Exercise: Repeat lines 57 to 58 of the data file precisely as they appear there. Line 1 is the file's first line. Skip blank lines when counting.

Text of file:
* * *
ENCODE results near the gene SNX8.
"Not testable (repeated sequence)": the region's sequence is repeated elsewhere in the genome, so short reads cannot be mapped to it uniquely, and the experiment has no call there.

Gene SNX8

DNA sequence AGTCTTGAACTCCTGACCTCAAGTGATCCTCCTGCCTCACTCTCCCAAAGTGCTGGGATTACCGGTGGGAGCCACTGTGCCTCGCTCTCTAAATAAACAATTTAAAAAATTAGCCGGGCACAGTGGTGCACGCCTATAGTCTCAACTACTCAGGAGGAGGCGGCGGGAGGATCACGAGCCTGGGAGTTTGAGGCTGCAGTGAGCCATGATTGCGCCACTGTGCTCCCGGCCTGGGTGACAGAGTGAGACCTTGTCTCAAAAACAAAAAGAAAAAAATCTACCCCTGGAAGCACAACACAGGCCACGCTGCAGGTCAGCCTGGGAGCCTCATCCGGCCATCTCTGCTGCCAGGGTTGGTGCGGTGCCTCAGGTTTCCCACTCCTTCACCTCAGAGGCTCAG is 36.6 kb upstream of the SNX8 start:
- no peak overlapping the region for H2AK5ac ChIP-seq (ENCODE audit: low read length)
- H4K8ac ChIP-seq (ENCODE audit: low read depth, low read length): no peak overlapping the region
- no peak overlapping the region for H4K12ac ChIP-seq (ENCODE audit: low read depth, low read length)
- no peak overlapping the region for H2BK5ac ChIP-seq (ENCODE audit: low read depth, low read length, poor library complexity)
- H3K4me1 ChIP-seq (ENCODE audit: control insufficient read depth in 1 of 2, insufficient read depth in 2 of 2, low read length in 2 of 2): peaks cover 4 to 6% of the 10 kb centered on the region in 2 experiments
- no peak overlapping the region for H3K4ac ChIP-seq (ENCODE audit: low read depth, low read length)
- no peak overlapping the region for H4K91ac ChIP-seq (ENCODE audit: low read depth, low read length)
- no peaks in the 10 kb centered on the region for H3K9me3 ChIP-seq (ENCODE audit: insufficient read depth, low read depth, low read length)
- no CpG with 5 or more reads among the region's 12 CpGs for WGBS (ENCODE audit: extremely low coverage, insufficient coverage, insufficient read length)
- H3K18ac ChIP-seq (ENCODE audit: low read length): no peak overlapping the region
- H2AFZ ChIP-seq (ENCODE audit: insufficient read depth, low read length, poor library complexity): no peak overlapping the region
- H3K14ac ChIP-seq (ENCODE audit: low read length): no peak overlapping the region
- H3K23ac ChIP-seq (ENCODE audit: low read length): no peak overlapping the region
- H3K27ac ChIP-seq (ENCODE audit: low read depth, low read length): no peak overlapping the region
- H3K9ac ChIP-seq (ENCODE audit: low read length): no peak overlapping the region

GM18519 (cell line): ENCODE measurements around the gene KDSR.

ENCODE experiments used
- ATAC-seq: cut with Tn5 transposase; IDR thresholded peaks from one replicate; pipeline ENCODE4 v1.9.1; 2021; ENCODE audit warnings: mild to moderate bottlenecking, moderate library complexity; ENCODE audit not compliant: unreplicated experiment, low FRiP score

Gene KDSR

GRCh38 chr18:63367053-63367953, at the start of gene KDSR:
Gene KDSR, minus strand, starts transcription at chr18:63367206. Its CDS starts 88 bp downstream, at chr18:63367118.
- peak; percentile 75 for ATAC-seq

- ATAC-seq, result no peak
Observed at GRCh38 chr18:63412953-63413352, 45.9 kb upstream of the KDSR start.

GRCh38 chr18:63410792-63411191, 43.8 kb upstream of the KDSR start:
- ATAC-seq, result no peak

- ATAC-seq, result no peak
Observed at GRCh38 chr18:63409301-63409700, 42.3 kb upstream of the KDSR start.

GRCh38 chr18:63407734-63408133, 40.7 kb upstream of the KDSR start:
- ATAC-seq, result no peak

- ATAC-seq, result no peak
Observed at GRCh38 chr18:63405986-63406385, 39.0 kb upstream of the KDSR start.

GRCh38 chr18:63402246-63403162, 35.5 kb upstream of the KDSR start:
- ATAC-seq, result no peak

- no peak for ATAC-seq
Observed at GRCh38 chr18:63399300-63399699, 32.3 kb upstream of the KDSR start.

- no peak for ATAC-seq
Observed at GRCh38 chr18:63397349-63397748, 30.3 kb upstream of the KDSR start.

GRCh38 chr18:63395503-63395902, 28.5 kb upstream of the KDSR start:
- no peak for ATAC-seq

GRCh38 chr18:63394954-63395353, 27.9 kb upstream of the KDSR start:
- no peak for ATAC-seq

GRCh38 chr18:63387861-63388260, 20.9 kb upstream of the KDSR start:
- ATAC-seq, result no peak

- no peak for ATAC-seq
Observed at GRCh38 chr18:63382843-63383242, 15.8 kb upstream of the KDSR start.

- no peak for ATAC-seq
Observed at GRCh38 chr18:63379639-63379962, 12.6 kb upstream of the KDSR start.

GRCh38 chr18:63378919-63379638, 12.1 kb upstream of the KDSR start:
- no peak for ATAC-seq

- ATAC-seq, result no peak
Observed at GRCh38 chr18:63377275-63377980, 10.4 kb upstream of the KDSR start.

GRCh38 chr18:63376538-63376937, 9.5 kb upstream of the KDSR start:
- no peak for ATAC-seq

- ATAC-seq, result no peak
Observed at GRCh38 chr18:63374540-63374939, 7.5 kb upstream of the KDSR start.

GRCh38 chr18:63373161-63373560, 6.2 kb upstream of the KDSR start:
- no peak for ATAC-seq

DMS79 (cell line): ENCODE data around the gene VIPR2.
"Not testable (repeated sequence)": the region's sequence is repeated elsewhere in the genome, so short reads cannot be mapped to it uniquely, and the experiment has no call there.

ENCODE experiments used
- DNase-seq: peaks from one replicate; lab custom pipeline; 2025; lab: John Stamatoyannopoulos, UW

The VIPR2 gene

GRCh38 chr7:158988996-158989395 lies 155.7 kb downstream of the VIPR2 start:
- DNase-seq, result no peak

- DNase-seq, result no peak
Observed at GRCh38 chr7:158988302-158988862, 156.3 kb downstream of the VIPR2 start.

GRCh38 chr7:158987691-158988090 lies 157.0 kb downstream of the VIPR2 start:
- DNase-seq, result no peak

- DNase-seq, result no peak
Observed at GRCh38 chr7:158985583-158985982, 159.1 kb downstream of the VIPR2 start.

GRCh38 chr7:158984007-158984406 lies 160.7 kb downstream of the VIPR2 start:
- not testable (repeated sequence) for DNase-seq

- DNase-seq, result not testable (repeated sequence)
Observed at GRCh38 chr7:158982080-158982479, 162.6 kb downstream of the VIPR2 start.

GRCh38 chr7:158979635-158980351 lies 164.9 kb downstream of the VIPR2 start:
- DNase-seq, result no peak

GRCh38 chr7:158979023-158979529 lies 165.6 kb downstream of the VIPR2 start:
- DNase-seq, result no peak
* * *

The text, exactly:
GRCh38 chr18:63376538-63376937, 9.5 kb upstream of the KDSR start:
- no peak for ATAC-seq